Tuesday, June 15, 2004
Yesterday I mentioned that John Parish had worked with a band called Thou on several occasions, so I thought that today I'd write about a band who once released a CD that could easily be mistaken for P.J. Harvey's Rid Of Me, with potentially catastrophic consequences. If your boss is standing right behind you reading this, you might want to find some way to distract him/her while you casually re-direct to a page about boss things (as opposed to a blog about music by horrible people named Zowie Fenderblast and Dredge and James Meat, who seem to think that young girls and japanimation characters doing heroin is the height of wit, and who write songs with titles like Getting Wasted With The Vampires and Green Like The Color Of Blood).
For a history of the Lee Harvey Oswald Band, you can start with Allmusic, though after you think about it for a while and start to wonder why a band that formed in the 70's only released product in the 90's, and on Touch and Go, you might want to mosey over to Trouser Press for an alternate history.
One nice thing about the LHOB is that you can own everything they did by buying two CDs, both of which can usually be found cheap and used (how appropriate). Especially on their first CD A Taste Of Prison (which includes their first EP) they kind of sound like a bootleg recording of David Bowie jamming with the Stooges, except there's a real Urge Overkill "This is Rock And Roll, Baby" feel to the whole proceeding. I wish the album was a little bit...better. The idea of an uber-trashy Bowie-esque fake-relic is a great one, but when it's arguable that the rockingist track on your CD is the Wings cover, you might want to spend some more time in Badass Songwriting 101 and less time writing your liner notes in Japanese.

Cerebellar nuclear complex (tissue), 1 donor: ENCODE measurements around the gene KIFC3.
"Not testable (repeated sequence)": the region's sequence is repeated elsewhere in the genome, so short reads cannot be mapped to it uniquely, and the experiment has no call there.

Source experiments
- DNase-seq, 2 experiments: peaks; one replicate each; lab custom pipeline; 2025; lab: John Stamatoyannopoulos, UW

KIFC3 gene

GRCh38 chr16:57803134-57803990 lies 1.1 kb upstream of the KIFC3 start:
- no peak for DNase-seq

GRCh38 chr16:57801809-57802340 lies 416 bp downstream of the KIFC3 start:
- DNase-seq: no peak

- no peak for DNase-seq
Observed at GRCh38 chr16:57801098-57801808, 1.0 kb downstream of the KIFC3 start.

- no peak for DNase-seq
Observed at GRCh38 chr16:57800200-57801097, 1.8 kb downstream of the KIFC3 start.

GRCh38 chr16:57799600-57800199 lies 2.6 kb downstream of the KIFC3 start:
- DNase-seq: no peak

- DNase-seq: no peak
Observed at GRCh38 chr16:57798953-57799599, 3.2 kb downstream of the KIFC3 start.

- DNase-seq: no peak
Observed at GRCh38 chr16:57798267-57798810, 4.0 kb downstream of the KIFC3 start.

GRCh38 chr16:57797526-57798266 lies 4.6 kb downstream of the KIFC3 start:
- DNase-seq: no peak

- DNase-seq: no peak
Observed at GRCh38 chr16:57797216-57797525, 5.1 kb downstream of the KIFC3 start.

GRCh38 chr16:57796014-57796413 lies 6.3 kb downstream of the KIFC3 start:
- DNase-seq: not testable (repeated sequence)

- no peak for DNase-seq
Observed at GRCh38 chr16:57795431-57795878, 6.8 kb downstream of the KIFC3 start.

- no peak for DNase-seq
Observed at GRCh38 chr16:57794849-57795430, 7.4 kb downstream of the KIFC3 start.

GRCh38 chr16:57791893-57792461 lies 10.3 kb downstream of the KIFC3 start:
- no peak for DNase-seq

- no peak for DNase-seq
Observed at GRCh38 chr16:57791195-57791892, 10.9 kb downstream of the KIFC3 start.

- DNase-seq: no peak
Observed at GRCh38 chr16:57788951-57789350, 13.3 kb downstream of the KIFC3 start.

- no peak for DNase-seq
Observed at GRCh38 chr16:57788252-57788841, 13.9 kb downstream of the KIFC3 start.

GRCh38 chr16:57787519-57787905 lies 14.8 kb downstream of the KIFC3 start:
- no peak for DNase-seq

Jesus Never Lived On Mars is what I want them to be doing, but they only manage that level of quality a couple of times. A Taste Of Prison sounds cool, it sounds real, it sounds nasty, but it doesn't always sound good.
The second album Blastronaut has better sound (like a good bootleg this time) and better songwriting. The opening sing-along track The Greatest Man Who Ever Walked The Face Of The Earth runs smack into an extremely Man Who Sold The World sounding ultimatum called Surrender Earthlings, kicking things off in style. And, Rocket 69 (Hmmm, the first three songs on the CD are the three I'm featuring: that doesn't bode well!) is possibly the best thing they ever did, getting the proportions of beer, lust, and catchy chorus just right. Actually, the rest of the CD is pretty good, ok, fairly great if you're in the right frame of mind. Again, I want it to be faster, louder, and most of all funnier, but that's a "glass half empty" way of looking at a fairly strong album. I still think that the Dwarves and Urge Overkill did this sort of thing better, but LHOB carved out their own distinct niche in the land of fake (but real) Rock Stars.